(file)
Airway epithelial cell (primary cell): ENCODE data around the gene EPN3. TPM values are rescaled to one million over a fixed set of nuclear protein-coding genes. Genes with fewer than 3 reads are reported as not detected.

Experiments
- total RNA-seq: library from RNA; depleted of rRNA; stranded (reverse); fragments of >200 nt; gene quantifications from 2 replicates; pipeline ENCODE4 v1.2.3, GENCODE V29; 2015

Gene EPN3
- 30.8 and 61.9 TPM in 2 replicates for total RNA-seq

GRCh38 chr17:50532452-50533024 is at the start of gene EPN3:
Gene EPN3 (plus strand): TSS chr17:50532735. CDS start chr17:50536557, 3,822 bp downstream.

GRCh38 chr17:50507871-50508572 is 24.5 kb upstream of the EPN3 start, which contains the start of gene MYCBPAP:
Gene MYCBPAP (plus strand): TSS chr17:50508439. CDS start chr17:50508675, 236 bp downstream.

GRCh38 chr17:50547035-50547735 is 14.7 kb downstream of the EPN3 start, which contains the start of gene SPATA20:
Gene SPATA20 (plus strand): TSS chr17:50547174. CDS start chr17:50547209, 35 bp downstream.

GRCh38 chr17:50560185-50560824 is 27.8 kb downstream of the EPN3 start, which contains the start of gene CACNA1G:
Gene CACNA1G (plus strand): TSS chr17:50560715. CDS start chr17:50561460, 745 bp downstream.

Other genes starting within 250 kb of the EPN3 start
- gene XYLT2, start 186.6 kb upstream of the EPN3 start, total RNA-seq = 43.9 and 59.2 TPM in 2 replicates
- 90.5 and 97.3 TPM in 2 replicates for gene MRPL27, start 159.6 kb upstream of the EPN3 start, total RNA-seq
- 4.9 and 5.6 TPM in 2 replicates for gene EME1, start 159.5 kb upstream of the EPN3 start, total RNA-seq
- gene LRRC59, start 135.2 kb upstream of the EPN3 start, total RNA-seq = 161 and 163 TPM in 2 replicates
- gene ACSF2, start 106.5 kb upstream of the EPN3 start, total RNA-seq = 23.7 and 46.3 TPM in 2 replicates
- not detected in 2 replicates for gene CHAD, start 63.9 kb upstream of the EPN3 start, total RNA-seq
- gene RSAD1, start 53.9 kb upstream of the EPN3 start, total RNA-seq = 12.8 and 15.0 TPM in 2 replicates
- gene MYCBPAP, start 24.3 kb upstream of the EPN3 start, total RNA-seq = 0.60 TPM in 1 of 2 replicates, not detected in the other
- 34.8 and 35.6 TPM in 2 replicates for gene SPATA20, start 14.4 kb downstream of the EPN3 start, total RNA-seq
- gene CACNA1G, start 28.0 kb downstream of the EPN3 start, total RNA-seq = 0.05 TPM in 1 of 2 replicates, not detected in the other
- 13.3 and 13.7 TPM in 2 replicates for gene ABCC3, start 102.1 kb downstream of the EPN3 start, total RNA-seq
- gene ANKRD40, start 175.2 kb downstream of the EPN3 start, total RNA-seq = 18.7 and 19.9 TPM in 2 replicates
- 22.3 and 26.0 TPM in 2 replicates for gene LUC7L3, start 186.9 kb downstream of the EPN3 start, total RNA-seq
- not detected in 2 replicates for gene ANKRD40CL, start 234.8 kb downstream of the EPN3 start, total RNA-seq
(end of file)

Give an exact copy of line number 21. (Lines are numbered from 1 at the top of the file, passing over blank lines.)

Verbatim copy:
- gene RSAD1, start 53.9 kb upstream of the EPN3 start, total RNA-seq = 12.8 and 15.0 TPM in 2 replicates